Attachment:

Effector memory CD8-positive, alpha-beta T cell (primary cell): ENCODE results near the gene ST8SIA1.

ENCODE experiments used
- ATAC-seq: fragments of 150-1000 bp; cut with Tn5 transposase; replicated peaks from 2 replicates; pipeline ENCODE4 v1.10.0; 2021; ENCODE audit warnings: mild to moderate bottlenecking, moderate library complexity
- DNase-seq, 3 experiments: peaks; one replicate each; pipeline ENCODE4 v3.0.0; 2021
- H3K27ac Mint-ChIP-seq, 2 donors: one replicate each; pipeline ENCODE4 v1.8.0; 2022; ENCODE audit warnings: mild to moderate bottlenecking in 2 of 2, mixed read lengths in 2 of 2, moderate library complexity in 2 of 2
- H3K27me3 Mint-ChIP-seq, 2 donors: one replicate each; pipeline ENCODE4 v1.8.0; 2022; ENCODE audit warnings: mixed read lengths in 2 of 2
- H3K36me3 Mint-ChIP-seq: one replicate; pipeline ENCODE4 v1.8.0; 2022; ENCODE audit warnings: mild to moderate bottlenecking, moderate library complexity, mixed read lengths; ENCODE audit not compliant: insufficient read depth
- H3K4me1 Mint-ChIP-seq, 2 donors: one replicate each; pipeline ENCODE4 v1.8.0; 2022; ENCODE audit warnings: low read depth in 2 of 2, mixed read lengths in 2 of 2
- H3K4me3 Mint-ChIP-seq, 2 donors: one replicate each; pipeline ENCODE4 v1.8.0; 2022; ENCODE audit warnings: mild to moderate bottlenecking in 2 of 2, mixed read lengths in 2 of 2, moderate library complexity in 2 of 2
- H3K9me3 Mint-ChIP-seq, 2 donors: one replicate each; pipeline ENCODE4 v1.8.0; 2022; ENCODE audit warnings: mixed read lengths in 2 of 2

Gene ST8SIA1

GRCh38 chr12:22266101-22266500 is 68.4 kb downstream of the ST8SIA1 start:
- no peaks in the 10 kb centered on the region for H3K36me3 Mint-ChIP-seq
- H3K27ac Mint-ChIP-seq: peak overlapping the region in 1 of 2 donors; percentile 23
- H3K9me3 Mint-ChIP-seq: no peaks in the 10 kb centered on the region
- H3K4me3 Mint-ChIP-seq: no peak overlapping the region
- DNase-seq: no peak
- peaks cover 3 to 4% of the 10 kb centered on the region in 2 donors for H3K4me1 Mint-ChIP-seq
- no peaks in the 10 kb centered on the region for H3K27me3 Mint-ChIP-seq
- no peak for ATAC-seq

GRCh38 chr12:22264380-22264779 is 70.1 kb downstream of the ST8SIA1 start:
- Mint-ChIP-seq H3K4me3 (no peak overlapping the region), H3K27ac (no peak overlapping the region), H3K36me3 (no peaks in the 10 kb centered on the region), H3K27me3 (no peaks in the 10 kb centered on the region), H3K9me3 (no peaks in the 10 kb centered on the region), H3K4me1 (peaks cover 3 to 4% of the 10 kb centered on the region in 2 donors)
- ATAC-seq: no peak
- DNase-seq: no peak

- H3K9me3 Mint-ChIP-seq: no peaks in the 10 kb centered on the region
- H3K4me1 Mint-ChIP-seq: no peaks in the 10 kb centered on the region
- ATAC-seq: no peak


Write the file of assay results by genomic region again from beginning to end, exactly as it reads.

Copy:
Effector memory CD8-positive, alpha-beta T cell (primary cell): ENCODE results near the gene ST8SIA1.

ENCODE experiments used
- ATAC-seq: fragments of 150-1000 bp; cut with Tn5 transposase; replicated peaks from 2 replicates; pipeline ENCODE4 v1.10.0; 2021; ENCODE audit warnings: mild to moderate bottlenecking, moderate library complexity
- DNase-seq, 3 experiments: peaks; one replicate each; pipeline ENCODE4 v3.0.0; 2021
- H3K27ac Mint-ChIP-seq, 2 donors: one replicate each; pipeline ENCODE4 v1.8.0; 2022; ENCODE audit warnings: mild to moderate bottlenecking in 2 of 2, mixed read lengths in 2 of 2, moderate library complexity in 2 of 2
- H3K27me3 Mint-ChIP-seq, 2 donors: one replicate each; pipeline ENCODE4 v1.8.0; 2022; ENCODE audit warnings: mixed read lengths in 2 of 2
- H3K36me3 Mint-ChIP-seq: one replicate; pipeline ENCODE4 v1.8.0; 2022; ENCODE audit warnings: mild to moderate bottlenecking, moderate library complexity, mixed read lengths; ENCODE audit not compliant: insufficient read depth
- H3K4me1 Mint-ChIP-seq, 2 donors: one replicate each; pipeline ENCODE4 v1.8.0; 2022; ENCODE audit warnings: low read depth in 2 of 2, mixed read lengths in 2 of 2
- H3K4me3 Mint-ChIP-seq, 2 donors: one replicate each; pipeline ENCODE4 v1.8.0; 2022; ENCODE audit warnings: mild to moderate bottlenecking in 2 of 2, mixed read lengths in 2 of 2, moderate library complexity in 2 of 2
- H3K9me3 Mint-ChIP-seq, 2 donors: one replicate each; pipeline ENCODE4 v1.8.0; 2022; ENCODE audit warnings: mixed read lengths in 2 of 2

Gene ST8SIA1

GRCh38 chr12:22266101-22266500 is 68.4 kb downstream of the ST8SIA1 start:
- no peaks in the 10 kb centered on the region for H3K36me3 Mint-ChIP-seq
- H3K27ac Mint-ChIP-seq: peak overlapping the region in 1 of 2 donors; percentile 23
- H3K9me3 Mint-ChIP-seq: no peaks in the 10 kb centered on the region
- H3K4me3 Mint-ChIP-seq: no peak overlapping the region
- DNase-seq: no peak
- peaks cover 3 to 4% of the 10 kb centered on the region in 2 donors for H3K4me1 Mint-ChIP-seq
- no peaks in the 10 kb centered on the region for H3K27me3 Mint-ChIP-seq
- no peak for ATAC-seq

GRCh38 chr12:22264380-22264779 is 70.1 kb downstream of the ST8SIA1 start:
- Mint-ChIP-seq H3K4me3 (no peak overlapping the region), H3K27ac (no peak overlapping the region), H3K36me3 (no peaks in the 10 kb centered on the region), H3K27me3 (no peaks in the 10 kb centered on the region), H3K9me3 (no peaks in the 10 kb centered on the region), H3K4me1 (peaks cover 3 to 4% of the 10 kb centered on the region in 2 donors)
- ATAC-seq: no peak
- DNase-seq: no peak

- H3K9me3 Mint-ChIP-seq: no peaks in the 10 kb centered on the region
- H3K4me1 Mint-ChIP-seq: no peaks in the 10 kb centered on the region
- ATAC-seq: no peak